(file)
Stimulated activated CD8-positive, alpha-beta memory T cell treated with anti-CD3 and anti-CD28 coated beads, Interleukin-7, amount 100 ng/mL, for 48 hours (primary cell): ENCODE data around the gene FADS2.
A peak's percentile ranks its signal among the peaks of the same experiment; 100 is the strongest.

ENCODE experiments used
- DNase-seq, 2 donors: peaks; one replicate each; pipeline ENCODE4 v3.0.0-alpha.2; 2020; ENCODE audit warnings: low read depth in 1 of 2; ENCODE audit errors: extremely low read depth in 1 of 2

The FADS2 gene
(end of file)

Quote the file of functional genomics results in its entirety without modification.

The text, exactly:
Stimulated activated CD8-positive, alpha-beta memory T cell treated with anti-CD3 and anti-CD28 coated beads, Interleukin-7, amount 100 ng/mL, for 48 hours (primary cell): ENCODE data around the gene FADS2.
A peak's percentile ranks its signal among the peaks of the same experiment; 100 is the strongest.

ENCODE experiments used
- DNase-seq, 2 donors: peaks; one replicate each; pipeline ENCODE4 v3.0.0-alpha.2; 2020; ENCODE audit warnings: low read depth in 1 of 2; ENCODE audit errors: extremely low read depth in 1 of 2

The FADS2 gene